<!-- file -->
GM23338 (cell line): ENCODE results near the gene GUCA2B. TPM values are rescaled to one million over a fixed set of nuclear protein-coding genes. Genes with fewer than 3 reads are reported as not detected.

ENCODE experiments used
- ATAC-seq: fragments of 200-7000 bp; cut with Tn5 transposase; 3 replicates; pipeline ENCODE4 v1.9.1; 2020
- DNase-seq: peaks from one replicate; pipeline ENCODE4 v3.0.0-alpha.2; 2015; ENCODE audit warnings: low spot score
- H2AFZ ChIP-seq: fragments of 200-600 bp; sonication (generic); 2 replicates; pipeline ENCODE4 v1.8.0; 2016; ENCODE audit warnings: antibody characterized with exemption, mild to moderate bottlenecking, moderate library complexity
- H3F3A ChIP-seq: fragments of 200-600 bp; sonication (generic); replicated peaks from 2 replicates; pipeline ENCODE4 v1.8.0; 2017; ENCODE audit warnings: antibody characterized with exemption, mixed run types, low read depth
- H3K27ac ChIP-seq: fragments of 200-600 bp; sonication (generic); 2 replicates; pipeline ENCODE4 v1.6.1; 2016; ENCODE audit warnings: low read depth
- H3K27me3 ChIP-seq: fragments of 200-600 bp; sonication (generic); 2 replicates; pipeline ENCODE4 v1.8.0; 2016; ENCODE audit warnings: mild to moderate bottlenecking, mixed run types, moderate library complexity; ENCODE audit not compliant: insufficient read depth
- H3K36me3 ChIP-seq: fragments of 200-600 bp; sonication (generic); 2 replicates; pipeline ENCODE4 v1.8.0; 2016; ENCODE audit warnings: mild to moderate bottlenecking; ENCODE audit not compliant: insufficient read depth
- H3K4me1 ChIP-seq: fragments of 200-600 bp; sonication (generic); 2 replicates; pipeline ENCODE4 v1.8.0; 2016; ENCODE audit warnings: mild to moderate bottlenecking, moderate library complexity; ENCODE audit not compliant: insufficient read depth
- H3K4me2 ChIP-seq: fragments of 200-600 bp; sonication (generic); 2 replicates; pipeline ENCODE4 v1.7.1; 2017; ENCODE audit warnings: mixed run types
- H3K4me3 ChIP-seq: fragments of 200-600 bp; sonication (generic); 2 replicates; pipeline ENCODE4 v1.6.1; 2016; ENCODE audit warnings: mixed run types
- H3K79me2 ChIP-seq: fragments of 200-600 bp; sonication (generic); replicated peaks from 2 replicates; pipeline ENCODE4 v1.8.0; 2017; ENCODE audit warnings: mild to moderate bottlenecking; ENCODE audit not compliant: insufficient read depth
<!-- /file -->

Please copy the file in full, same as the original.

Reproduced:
GM23338 (cell line): ENCODE results near the gene GUCA2B. TPM values are rescaled to one million over a fixed set of nuclear protein-coding genes. Genes with fewer than 3 reads are reported as not detected.

ENCODE experiments used
- ATAC-seq: fragments of 200-7000 bp; cut with Tn5 transposase; 3 replicates; pipeline ENCODE4 v1.9.1; 2020
- DNase-seq: peaks from one replicate; pipeline ENCODE4 v3.0.0-alpha.2; 2015; ENCODE audit warnings: low spot score
- H2AFZ ChIP-seq: fragments of 200-600 bp; sonication (generic); 2 replicates; pipeline ENCODE4 v1.8.0; 2016; ENCODE audit warnings: antibody characterized with exemption, mild to moderate bottlenecking, moderate library complexity
- H3F3A ChIP-seq: fragments of 200-600 bp; sonication (generic); replicated peaks from 2 replicates; pipeline ENCODE4 v1.8.0; 2017; ENCODE audit warnings: antibody characterized with exemption, mixed run types, low read depth
- H3K27ac ChIP-seq: fragments of 200-600 bp; sonication (generic); 2 replicates; pipeline ENCODE4 v1.6.1; 2016; ENCODE audit warnings: low read depth
- H3K27me3 ChIP-seq: fragments of 200-600 bp; sonication (generic); 2 replicates; pipeline ENCODE4 v1.8.0; 2016; ENCODE audit warnings: mild to moderate bottlenecking, mixed run types, moderate library complexity; ENCODE audit not compliant: insufficient read depth
- H3K36me3 ChIP-seq: fragments of 200-600 bp; sonication (generic); 2 replicates; pipeline ENCODE4 v1.8.0; 2016; ENCODE audit warnings: mild to moderate bottlenecking; ENCODE audit not compliant: insufficient read depth
- H3K4me1 ChIP-seq: fragments of 200-600 bp; sonication (generic); 2 replicates; pipeline ENCODE4 v1.8.0; 2016; ENCODE audit warnings: mild to moderate bottlenecking, moderate library complexity; ENCODE audit not compliant: insufficient read depth
- H3K4me2 ChIP-seq: fragments of 200-600 bp; sonication (generic); 2 replicates; pipeline ENCODE4 v1.7.1; 2017; ENCODE audit warnings: mixed run types
- H3K4me3 ChIP-seq: fragments of 200-600 bp; sonication (generic); 2 replicates; pipeline ENCODE4 v1.6.1; 2016; ENCODE audit warnings: mixed run types
- H3K79me2 ChIP-seq: fragments of 200-600 bp; sonication (generic); replicated peaks from 2 replicates; pipeline ENCODE4 v1.8.0; 2017; ENCODE audit warnings: mild to moderate bottlenecking; ENCODE audit not compliant: insufficient read depth